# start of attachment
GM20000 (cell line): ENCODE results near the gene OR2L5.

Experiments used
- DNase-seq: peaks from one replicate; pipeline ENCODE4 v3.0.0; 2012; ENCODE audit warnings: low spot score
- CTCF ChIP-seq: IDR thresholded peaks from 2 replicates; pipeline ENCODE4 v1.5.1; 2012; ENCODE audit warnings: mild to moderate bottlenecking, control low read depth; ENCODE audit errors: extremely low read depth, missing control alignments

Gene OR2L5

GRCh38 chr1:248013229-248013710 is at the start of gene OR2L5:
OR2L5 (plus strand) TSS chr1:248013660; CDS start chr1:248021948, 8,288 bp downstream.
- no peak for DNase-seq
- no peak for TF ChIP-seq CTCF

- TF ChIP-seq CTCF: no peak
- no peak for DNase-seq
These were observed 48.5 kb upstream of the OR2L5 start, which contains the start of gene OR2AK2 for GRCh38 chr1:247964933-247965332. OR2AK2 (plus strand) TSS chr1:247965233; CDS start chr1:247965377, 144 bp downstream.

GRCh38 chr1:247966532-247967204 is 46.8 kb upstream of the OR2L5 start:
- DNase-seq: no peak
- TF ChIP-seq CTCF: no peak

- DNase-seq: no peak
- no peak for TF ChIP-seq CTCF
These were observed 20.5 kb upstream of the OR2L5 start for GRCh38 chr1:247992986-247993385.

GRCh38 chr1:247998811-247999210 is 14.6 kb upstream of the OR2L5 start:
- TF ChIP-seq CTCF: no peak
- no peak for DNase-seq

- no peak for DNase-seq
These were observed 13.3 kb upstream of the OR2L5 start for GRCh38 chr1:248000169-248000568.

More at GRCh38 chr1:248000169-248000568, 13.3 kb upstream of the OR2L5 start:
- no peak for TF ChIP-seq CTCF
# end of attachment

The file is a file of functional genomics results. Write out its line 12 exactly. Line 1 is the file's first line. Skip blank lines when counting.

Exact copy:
These were observed 48.5 kb upstream of the OR2L5 start, which contains the start of gene OR2AK2 for GRCh38 chr1:247964933-247965332. OR2AK2 (plus strand) TSS chr1:247965233; CDS start chr1:247965377, 144 bp downstream.